Dr. Shena Young, a body inclusive psychologist who’s also a passionate yoga practitioner believes wholeheartedly in the benefits, but also suggests there are some cases of anxiety that call for other types of medical intervention, or at very least certain modifications. “For example, severe/persistent anxiety presentations that may require pharmacological support or those related to a recent trauma,” she offers. “In these case, we start small, learning to use the breath to invite calm presence in the body and work up to integrating physical (asana) shapes that encourage down regulation of the nervous system.”

Looking for a simple practice to start daily? TZR also chatted with some yoga experts/instructors for a few poses that are basic enough for beginners, but can help you achieve the desired sense of calm. Kyle Miller suggests starting in Sukkhasana, a seated, crossed legs pose, and taking slow and steady breaths. “Try to connect your hearing to your breathing, giving the mind a point of focus,” she says. “Close the eyes and take five deep, conscious breaths, as slow and full as possible.”

From there, you can try moving into Tarasana, or Butterfly Pose, with the soles of the feet together and shifted slightly forward, creating a long diamond shape with the legs. “Relax into a forward fold here,” guides Miller. Not very flexible? The yogi recommends the use of blocks or blankets to rest your forehead on if you can’t lean over very far. Once you find comfort and release in the pose, take a few more conscious, deep breaths.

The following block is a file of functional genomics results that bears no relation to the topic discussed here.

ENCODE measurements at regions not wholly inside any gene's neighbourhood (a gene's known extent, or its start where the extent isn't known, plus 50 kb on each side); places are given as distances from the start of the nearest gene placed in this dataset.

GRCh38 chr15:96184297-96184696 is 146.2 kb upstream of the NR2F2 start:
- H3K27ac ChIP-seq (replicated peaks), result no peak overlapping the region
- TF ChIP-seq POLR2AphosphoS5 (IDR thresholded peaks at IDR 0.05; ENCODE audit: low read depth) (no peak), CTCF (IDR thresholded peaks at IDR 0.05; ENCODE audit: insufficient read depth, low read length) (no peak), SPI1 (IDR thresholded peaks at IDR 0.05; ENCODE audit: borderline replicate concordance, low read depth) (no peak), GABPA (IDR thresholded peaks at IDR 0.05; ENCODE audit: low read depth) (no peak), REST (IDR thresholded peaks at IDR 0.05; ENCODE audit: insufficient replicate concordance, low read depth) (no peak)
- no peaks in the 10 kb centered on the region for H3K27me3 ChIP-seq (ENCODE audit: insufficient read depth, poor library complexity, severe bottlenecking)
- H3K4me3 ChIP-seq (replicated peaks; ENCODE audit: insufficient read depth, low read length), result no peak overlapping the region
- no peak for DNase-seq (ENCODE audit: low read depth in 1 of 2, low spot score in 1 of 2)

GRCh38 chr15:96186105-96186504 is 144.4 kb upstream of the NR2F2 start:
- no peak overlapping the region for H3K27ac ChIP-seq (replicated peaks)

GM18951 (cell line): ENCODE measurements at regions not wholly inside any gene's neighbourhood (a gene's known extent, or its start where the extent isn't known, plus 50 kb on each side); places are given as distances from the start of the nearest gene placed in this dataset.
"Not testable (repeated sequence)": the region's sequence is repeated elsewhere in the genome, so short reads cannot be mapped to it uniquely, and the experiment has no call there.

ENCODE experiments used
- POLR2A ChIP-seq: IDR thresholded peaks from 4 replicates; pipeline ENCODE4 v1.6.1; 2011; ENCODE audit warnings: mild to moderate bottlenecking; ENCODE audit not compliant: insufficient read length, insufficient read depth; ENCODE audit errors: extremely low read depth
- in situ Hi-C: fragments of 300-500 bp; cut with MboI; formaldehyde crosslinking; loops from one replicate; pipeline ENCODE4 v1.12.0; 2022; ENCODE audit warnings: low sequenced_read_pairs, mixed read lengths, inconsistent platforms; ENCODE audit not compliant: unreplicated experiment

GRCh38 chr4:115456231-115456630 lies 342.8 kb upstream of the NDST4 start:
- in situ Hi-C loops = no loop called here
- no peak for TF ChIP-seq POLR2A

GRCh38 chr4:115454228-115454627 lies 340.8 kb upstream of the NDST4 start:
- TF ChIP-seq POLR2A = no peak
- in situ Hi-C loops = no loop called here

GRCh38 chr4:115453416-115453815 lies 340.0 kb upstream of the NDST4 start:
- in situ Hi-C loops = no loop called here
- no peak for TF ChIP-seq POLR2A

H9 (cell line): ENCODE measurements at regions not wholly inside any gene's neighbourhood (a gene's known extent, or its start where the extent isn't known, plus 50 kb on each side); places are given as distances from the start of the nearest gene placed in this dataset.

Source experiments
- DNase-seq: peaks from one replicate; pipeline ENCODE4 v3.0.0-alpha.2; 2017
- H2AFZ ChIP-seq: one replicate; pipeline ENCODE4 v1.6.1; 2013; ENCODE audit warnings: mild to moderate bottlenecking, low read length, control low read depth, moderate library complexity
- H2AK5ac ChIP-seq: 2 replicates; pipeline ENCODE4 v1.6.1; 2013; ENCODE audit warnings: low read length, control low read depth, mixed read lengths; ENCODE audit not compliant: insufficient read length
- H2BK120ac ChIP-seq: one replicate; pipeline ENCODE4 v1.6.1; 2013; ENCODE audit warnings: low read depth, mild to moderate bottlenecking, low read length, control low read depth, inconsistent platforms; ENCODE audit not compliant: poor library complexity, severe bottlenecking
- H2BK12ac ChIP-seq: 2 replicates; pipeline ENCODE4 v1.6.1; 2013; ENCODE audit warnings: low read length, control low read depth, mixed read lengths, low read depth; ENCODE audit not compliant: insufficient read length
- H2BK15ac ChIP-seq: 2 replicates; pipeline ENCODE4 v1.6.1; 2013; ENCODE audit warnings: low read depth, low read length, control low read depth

To instantly lower an elevated heart rate, Miller says to try Viparita Karani, with your back on the floor and legs up a wall, allow your head, neck, and torso to relax completely. “Stay up to five minutes watching as breath rate and depth become slowed and subtle,” she says. Krissy Jones, co-founder of Sky Ting co-signs on this pose for relief from a stressful day. “This is the most gentle inversion in the yogic pantheon,” she explains. “This pose allows your legs to drain out which is great for circulation. Inversions are amazing at balancing the hormonal systems of the body, and are great tools to handle anxiety.”

Jones also loves hip-opening Eka Pada Rajakapotasana, or Pigeon Pose, for anxiety relief. “We store so much tension in the hips so this is a great pose to reduce tension in the lower body,” she says. “Taking your attention to the lower body when anxiety is running high is an effective way to ground yourself in your body instead of spiraling inside your thoughts.”

And when in doubt, try Balasana, or Child’s Pose. “This is a great position for anyone of any level to do to quell the effects of anxiety,” Jones says. “When the forehead is touching the floor (or your palms, if your head doesn’t come all the way down to the ground), it creates a very grounding and soothing effect in the nervous system. The brain has a chance to relax in this position, and pour out its stress into the floor (or Earth if you’re outside!).” If you do try any — or all — of the above, don’t forget to breathe mindfully throughout to get the most anxiety-reducing benefits.